Accountemps Survey: CFOs Cite Communication, Leadership as Top Areas for Improvement for Their Teams
MENLO PARK, Calif., Oct. 26, 2011 /PRNewswire/ -- When it comes to career development for accountants, the "ABCs" may matter as much as the "123s", a new Accountemps survey suggests. Thirty-one percent of chief financial officers (CFOs) interviewed named communication as the area where employees need to improve the most. Twenty-six percent of executives would like to see stronger leadership abilities, while 14 percent said gaining functional, job-specific skills is the top priority for their department's staff.
The survey was developed by Accountemps, the world's first and largest specialized staffing service for temporary accounting, finance and bookkeeping professionals. It was conducted by an independent research firm and is based on interviews with 1,400 CFOs from a stratified random sample of U.S. companies with 20 or more employees.
CFOs were asked, "Which one of the following is the area where you'd like to see your employees in your department improve the most?" Their responses:
Functional, job-related skills
Don't know/no answer
"No matter how skilled someone is in a particular job, if he or she is a poor communicator, advancement opportunities are limited," said Max Messmer, chairman of Accountemps and author of Managing Your Career For Dummies®, 2nd Edition (John Wiley & Sons, Inc.). "The ability to effectively convey a point verbally and in writing can be a key predictor of leadership potential."
Accountemps offers seven steps to help professionals polish their communication skills:
- Sweat the small stuff. Whether you're drafting a report or email, always proofread. Even minor typos and grammatical errors send an unfavorable impression. Vague or unclear instructions can lead to costly misunderstandings and unnecessary back and forth.
- Hear them out. Communicating well is as much about listening as it is about talking. Focus on what is being said rather than trying to formulate a response in your head while the other person is still speaking.
- Watch your nonverbal cues. Poor body language -- crossed arms, fidgety fingers or a tense expression -- can be distracting. And nothing sends the message that you're disinterested more than looking out the window, checking your smartphone or glancing at your watch while someone's talking.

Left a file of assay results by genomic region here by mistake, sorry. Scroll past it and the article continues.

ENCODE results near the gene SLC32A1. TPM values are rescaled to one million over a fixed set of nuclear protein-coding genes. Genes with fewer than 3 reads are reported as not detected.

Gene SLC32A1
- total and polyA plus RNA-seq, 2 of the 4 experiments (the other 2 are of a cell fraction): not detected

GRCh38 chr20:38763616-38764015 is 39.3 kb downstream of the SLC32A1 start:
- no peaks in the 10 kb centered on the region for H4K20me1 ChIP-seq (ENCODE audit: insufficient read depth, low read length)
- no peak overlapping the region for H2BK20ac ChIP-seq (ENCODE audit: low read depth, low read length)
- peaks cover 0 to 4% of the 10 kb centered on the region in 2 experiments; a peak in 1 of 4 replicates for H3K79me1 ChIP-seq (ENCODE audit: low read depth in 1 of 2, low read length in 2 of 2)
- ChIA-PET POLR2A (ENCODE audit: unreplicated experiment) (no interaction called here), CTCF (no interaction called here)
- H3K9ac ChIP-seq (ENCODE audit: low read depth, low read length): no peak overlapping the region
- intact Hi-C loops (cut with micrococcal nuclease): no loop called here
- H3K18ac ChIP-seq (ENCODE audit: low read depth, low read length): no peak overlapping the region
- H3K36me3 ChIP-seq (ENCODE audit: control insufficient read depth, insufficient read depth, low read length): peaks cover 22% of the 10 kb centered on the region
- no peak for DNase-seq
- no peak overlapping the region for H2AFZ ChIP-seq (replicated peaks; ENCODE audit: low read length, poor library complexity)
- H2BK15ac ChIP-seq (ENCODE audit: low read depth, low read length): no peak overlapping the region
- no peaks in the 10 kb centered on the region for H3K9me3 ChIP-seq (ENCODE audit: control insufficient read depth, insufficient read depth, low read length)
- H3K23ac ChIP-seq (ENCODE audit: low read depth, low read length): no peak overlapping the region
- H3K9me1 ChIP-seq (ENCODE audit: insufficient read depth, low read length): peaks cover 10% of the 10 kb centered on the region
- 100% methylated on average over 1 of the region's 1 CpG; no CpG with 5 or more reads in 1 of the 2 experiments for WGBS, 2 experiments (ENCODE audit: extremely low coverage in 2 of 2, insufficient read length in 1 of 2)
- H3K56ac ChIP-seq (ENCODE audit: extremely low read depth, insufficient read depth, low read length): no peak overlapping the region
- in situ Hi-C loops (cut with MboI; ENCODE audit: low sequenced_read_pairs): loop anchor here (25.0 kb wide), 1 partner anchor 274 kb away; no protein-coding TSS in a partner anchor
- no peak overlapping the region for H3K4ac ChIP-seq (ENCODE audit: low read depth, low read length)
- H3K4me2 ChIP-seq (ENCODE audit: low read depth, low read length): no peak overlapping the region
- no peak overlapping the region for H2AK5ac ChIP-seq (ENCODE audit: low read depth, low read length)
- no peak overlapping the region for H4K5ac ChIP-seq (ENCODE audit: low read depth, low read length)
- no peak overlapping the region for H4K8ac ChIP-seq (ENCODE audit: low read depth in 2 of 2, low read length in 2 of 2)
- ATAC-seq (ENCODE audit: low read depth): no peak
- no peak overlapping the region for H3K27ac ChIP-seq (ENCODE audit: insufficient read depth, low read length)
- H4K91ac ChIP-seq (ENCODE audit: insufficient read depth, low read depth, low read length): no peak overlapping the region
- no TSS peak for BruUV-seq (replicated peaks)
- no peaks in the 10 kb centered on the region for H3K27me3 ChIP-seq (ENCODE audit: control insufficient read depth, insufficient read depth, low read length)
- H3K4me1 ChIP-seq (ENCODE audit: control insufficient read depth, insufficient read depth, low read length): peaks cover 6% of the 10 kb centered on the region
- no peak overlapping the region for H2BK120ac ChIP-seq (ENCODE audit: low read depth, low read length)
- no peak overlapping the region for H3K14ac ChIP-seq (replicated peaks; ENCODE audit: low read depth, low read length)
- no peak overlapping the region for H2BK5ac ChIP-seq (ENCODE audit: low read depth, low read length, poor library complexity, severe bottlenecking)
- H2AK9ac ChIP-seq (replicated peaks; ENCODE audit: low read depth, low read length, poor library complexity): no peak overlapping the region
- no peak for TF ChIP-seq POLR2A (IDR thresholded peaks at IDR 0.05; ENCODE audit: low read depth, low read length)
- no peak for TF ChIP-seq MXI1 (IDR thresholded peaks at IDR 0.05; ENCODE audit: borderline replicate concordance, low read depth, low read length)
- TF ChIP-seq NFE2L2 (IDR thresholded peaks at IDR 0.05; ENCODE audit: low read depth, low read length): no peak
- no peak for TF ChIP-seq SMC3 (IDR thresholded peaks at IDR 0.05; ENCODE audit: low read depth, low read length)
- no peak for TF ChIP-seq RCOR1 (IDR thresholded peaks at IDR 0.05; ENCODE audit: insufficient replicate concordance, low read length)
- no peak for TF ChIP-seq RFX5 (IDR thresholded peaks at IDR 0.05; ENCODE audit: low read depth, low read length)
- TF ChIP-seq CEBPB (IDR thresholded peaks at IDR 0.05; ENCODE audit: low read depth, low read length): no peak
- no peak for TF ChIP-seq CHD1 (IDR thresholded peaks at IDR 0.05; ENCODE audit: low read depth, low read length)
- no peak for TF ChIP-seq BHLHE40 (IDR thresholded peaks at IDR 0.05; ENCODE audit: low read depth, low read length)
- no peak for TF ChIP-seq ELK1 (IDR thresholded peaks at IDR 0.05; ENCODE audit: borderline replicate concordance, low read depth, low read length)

- Focus on the audience. Know what will appeal to them, and frame your discussion in that context. Keep information relevant and concise, using key points to support your message.
- Consider the context. No single method of communication is most effective in every situation. If the message does not require a lengthy explanation, then an email or memo is probably fine. However, if the message is more complex or could easily be misunderstood, a telephone or in-person conversation is likely best.
- Ask for help. Choose a mentor whose communication skills you admire, and emulate his or her style. Request feedback from him or her and other confidants so you can continually improve.
- Practice. Take a public speaking course and rehearse presentations in front of the mirror or with a friend. Volunteer to draft memos or other communications that will help you hone your writing skills.
About the Survey
The national study was developed by Accountemps. It was conducted by an independent research firm and is based on 1,400 telephone interviews with CFOs from a random sample of U.S. companies with 20 or more employees. For the study to be statistically representative and ensure that companies from all segments are represented, the sample was stratified by geographic region and number of employees. The results were then weighted to reflect the proper proportion of employees within each region.
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